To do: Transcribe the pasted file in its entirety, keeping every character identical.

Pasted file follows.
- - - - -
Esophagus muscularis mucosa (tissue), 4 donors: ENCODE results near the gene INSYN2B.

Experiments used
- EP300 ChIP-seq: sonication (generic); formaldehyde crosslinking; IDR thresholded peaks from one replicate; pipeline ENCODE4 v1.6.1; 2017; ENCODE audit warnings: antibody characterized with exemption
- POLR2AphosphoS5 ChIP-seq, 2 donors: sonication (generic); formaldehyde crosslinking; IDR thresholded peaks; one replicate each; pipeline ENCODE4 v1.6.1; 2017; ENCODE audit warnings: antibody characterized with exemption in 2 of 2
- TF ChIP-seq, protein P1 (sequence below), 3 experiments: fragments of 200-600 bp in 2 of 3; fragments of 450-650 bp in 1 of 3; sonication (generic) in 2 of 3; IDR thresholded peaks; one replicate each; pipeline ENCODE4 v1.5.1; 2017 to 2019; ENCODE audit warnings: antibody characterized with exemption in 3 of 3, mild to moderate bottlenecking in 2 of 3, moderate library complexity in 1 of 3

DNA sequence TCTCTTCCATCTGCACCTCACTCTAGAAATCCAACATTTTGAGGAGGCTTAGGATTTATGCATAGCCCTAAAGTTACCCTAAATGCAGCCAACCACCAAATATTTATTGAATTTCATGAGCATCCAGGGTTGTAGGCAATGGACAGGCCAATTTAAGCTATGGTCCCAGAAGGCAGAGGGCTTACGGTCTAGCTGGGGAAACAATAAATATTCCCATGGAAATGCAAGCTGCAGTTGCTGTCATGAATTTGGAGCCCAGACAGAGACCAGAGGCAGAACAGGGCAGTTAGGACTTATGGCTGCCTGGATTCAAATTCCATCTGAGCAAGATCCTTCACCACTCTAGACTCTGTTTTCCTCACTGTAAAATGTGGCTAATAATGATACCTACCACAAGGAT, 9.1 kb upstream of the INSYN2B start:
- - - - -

Esophagus muscularis mucosa (tissue), 4 donors: ENCODE results near the gene INSYN2B.

Experiments used
- EP300 ChIP-seq: sonication (generic); formaldehyde crosslinking; IDR thresholded peaks from one replicate; pipeline ENCODE4 v1.6.1; 2017; ENCODE audit warnings: antibody characterized with exemption
- POLR2AphosphoS5 ChIP-seq, 2 donors: sonication (generic); formaldehyde crosslinking; IDR thresholded peaks; one replicate each; pipeline ENCODE4 v1.6.1; 2017; ENCODE audit warnings: antibody characterized with exemption in 2 of 2
- TF ChIP-seq, protein P1 (sequence below), 3 experiments: fragments of 200-600 bp in 2 of 3; fragments of 450-650 bp in 1 of 3; sonication (generic) in 2 of 3; IDR thresholded peaks; one replicate each; pipeline ENCODE4 v1.5.1; 2017 to 2019; ENCODE audit warnings: antibody characterized with exemption in 3 of 3, mild to moderate bottlenecking in 2 of 3, moderate library complexity in 1 of 3

DNA sequence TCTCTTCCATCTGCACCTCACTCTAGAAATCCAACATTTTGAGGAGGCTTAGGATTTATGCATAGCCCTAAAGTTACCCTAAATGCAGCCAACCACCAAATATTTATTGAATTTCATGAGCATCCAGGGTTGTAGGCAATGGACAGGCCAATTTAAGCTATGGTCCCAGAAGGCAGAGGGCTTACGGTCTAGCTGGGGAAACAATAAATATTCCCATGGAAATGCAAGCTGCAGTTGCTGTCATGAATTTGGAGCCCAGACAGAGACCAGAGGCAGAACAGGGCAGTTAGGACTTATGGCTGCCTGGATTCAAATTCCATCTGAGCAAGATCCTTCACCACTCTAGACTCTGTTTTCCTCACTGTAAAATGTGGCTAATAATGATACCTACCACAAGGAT, 9.1 kb upstream of the INSYN2B start: